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Energy Efficiency

Is Now The Time To Buy Your Electric Vehicle?

Anyone unsure of when to buy an electric vehicle should look at the calendar, circle today’s date – and make a call to their nearest EV dealer, posthaste. Chances are the person on the other end of the line will start trotting out buyer incentives in less time than it takes a Tesla Model S to hit 60 miles per hour.

Prices of EVs have been slashed in recent months as manufacturers deal with fallout from the COVID-19 pandemic. With overall car sales in decline, EV manufacturers are offering deals that might have been unimaginable earlier in the year.

“The underlying reality is that there has been a dramatic slowdown in car sales since the pandemic swept the nation, causing an oversupply for many models and an eagerness to sell from manufacturers and dealerships alike. There are price reductions and great deals to be had, whether they are announced or not,” said Gabriel Shenhar, associate director of the auto test program at Consumer Reports. 

Consumer Reports noted that EV industry leader Tesla cut the prices of its Model 3, Model S and Model X electric cars by as much as $5,000 in response to a recent slowdown in demand. Luxury EV models from competing carmakers have been selling at discounts of 10-16 percent off the manufacturer’s suggested retail price, while less-expensive EVs and hybrids are selling at 5-9 percent below the MSRP.

These price cuts arrive amid a longer-term trend of even more affordable EVs. According to a Quartz report, research house Cox Automotive showed that average EV prices in mid-2019 fell 13.4 percent from the previous year to $55,600 – mostly due to Tesla’s success selling the Model 3, which boasted a starting retail price of $38,990 before incentives.

Lower prices aren’t the only reason it’s a good time to buy an electric vehicle. The cars themselves have never been better from an environmental and performance standpoint. 

On the environmental side, electric cars produce much lower emissions on average than gas-powered vehicles. Research compiled by the Union of Concerned Scientists found that a gas-powered car in the U.S. would have to get 73 miles per gallon to equal the emissions produced by the average EV. EVs are expected to keep getting greener in coming years as power grids also become greener. Scientists from Radboud University in the Netherlands project that by 2030, the average carbon intensity of EVs will be 20 percent lower than it was in 2015.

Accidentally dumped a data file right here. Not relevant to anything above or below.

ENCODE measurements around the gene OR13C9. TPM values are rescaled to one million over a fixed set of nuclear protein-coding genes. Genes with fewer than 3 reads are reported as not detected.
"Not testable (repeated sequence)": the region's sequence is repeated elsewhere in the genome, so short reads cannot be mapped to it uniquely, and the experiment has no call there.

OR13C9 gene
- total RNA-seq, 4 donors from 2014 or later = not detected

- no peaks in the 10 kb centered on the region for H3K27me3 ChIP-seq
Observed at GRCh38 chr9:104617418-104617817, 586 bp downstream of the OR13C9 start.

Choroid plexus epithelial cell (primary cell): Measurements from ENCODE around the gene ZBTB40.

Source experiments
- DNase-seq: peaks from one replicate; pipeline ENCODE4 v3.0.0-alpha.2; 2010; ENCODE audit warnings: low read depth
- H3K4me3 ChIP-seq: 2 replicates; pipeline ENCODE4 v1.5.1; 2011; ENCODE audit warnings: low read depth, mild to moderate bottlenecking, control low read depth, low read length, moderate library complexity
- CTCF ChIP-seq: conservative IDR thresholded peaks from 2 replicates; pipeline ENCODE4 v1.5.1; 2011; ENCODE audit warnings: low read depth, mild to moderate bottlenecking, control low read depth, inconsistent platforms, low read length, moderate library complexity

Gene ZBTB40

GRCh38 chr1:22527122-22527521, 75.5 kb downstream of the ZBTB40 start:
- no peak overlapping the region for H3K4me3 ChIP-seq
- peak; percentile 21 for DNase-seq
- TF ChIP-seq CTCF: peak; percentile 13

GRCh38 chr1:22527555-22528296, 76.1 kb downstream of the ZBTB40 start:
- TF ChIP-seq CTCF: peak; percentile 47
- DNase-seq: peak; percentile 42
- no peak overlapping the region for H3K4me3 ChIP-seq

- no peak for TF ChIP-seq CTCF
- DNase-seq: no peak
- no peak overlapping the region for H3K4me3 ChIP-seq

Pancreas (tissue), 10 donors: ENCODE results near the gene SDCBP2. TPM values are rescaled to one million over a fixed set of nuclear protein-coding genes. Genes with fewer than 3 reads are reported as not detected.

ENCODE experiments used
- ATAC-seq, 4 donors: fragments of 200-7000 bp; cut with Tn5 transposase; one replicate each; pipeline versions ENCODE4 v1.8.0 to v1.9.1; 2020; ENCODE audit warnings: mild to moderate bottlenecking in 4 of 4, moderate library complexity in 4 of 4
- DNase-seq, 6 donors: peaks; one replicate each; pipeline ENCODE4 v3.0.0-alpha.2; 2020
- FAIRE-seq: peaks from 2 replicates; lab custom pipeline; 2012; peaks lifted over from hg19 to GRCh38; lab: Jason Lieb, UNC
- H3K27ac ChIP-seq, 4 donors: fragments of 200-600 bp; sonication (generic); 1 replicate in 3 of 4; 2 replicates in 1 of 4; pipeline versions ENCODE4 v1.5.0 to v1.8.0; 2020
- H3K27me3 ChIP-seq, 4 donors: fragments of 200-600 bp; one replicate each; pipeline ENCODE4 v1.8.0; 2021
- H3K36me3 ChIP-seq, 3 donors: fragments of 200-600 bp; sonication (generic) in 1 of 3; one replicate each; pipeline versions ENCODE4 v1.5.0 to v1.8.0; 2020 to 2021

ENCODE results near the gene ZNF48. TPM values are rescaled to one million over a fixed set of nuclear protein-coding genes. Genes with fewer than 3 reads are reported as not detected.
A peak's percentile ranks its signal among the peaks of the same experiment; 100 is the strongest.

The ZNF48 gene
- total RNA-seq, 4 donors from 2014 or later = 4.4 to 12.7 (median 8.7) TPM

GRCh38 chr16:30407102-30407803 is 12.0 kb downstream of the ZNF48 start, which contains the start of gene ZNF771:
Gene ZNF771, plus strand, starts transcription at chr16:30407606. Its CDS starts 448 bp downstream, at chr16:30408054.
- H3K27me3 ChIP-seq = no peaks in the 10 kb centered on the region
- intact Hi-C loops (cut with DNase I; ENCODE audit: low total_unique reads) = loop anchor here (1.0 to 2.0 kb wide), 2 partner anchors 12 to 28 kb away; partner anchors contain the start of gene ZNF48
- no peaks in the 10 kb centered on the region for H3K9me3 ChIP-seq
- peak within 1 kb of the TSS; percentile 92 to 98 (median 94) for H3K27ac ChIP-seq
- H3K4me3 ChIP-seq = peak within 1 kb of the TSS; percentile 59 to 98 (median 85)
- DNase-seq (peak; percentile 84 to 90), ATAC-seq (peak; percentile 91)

In terms of performance, the biggest, recent strides involve how long an EV car battery lasts before it needs to be recharged. A recent report from the International Energy Agency projects that by 2030, battery-powered EVs will reach an average driving range of 220 to 250 miles – for battery sizes of 70 to 80 kilowatt hours. That compares to an average range of 181 miles in earlier EV models.

Meanwhile, a major effort is underway to give the EV industry a boost through various subsidies and tax incentives. The Los Angeles-based Transportation Electrification Partnership recently sent a $150 billion proposal to congressional leaders that would support the growth of zero-emissions vehicles. The partnership began as a collaboration between L.A. Mayor Eric Garcetti, Southern California Edison, the Los Angeles Department of Water and Power and the Los Angeles Cleantech Incubator. Others involved include auto manufacturers–Tesla, Audi, BMW and BYD–as well as EV software maker Greenlots and automotive and energy storage firm Proterra.

The partnership’s two main proposals include:

Extended tax credit: Some EV buyers qualify for an income tax credit of up to $7,500, but that credit phases out for vehicles purchased from carmakers that have sold 200,000 EVs – a threshold already reached by Tesla and General Motors. The Transportation Electrification Partnership’s proposal would extend that credit to future Tesla and GM electric car buyers. It also would authorize a new credit for other EVs and equipment, and create a scrap-and-replace program similar to Cash-for-Clunkers but geared toward electric cars.

Building new infrastructure: The proposal would allocate $85 billion for zero-emission vehicle infrastructure. This money would go toward the following: utility upgrades; new charging stations for medium- and heavy-duty vehicles as well as transit and school buses; new solar and energy storage projects to make grids more resistant to natural disasters; commercial and residential vehicle recharging; light-duty charging infrastructure; state and government EV fleets; and support for the Low-Income Home Energy Assistance Program.

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